Consider this a story about the small and the big or the big and the small and doing more with less and less is more. Let me explain. One day last week, I met with some folks from an innovative, small security company hoping to get more traction with big enterprise users. It already has a few such customers, but those companies don't want publicity, probably because they don't want to give hackers clues about their security plans, right? No. Because they don't want to divulge competitive information, right? No. It's because they're a bit squeamish about betting on small companies these days. Will they be around in another year? Do they have what it takes to keep up with their demands? Will the benefits be worth the risk?
Now let's switch gears. The next day, I was learning more about how a few very large vendors are hoping to gain traction with small and midsize businesses. With fewer lucrative, large-scale, enterprise software projects getting the sign-off these days, companies such as IBM and SAP have their sights set squarely on the decision makers at small and midsize businesses. And like the big company betting on the small vendor, this, too, implies some risk. Can small companies afford products from companies used to selling to the biggest of the big? Will they get the attention and service levels they need? Is the software too complex?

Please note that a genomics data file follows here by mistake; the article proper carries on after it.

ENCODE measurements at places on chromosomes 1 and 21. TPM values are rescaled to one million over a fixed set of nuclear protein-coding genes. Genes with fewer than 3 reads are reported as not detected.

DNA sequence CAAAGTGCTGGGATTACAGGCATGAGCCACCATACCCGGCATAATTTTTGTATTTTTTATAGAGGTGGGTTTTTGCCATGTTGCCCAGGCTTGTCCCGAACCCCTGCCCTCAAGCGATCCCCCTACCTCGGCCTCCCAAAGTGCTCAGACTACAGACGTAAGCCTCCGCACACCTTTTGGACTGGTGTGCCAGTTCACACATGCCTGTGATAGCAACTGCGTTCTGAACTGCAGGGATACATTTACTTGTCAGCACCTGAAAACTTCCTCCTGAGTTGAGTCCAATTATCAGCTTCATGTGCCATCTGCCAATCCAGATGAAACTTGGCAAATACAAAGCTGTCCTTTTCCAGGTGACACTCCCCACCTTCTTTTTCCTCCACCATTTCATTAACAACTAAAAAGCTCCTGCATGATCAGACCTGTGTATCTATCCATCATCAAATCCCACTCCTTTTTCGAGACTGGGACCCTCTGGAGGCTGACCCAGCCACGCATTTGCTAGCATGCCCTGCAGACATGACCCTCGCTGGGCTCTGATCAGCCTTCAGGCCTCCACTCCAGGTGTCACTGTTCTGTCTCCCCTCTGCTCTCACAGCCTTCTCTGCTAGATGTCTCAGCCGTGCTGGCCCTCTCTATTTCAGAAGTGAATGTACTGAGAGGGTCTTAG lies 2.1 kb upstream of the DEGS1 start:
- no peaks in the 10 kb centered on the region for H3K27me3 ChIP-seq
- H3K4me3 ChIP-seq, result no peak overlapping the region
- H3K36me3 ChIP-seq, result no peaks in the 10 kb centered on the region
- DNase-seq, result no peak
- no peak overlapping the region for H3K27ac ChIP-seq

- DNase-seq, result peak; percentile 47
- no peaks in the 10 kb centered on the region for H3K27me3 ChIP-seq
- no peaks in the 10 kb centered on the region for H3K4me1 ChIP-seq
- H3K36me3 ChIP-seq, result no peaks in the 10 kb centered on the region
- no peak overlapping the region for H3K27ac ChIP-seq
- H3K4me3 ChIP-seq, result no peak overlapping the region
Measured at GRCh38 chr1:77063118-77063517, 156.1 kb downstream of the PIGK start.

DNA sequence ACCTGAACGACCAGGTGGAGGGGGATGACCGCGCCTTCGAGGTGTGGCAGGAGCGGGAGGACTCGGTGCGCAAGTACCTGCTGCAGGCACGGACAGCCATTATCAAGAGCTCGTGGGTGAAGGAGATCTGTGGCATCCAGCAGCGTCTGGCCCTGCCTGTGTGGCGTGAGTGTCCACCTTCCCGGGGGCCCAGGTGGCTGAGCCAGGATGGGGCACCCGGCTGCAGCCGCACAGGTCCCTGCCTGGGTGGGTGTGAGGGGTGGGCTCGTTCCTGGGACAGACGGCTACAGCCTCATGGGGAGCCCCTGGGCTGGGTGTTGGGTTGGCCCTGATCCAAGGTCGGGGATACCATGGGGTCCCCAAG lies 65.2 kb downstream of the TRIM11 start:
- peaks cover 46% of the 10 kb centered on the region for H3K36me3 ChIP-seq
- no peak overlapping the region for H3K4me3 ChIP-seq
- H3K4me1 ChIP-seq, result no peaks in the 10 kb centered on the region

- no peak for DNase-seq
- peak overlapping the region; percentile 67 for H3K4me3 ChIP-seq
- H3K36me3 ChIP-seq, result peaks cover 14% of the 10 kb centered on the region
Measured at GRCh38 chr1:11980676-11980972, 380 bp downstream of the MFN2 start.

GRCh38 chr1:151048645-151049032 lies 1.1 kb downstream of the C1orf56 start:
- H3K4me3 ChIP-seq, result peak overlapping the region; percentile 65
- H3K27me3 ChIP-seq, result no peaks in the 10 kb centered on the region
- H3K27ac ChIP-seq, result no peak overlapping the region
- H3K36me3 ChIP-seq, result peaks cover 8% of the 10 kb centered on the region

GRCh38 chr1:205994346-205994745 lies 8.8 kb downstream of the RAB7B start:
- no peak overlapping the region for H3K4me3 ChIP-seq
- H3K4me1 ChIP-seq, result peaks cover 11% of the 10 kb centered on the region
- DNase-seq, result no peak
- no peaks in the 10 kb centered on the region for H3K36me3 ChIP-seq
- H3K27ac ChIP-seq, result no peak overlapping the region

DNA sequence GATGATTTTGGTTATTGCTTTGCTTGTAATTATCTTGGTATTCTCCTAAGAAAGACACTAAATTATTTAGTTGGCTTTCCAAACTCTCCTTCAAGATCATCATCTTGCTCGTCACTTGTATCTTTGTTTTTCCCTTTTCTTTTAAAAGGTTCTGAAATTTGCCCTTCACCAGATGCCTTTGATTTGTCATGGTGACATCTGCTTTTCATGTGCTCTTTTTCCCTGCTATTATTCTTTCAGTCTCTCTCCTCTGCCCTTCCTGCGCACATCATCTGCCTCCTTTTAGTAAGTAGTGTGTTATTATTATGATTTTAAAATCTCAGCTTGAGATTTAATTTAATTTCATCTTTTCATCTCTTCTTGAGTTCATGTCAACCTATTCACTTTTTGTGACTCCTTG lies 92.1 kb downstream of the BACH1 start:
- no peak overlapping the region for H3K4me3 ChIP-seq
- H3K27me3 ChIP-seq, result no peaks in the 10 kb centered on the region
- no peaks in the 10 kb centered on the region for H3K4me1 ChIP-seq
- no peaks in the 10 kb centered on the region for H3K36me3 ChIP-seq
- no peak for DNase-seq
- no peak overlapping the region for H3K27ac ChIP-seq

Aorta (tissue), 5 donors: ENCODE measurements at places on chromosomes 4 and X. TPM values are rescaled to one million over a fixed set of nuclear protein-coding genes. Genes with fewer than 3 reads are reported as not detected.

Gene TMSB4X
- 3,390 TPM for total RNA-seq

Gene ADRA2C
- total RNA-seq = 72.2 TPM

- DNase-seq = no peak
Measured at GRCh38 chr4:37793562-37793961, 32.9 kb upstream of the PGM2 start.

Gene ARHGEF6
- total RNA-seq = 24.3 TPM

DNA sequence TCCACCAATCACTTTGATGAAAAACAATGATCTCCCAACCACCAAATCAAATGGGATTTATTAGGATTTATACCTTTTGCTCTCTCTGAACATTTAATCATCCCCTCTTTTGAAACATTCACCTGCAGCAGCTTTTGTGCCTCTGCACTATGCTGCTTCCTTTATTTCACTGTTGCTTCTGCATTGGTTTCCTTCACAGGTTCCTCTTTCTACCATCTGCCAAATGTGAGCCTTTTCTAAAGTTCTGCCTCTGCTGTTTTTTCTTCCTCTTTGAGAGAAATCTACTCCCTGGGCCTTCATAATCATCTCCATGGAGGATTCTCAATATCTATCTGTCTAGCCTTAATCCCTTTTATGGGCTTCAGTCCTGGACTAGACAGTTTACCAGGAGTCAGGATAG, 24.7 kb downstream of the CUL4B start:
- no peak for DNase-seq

While one big company, Microsoft, has made significant headway in this market over the years, others are racing to create products, strategies, services, and pricing to reach the hearts and minds of technology decision makers ("IBM Takes On Microsoft: Smaller Businesses Win"). Of course, as our profile on Fingerhut ("A New Legacy") shows, these small and midsize companies aren't afraid to build the software themselves if they don't like or can't afford what's out there.
IT's Reputation: What the Data SaysInformationWeek's IT Perception Survey seeks to quantify how IT thinks it's doing versus how the business really views IT's performance in delivering services - and, more important, powering innovation. Our results suggest IT leaders should worry less about whether they're getting enough resources and more about the relationships they have with business unit peers.
What The Business Really Thinks Of IT: 3 Hard TruthsThey say perception is reality. If so, many in-house IT departments have reason to worry. InformationWeek's IT Perception Survey seeks to quantify how IT thinks it's doing versus how the business views IT's performance in delivering services - and, more important, powering innovation. The news isn't great.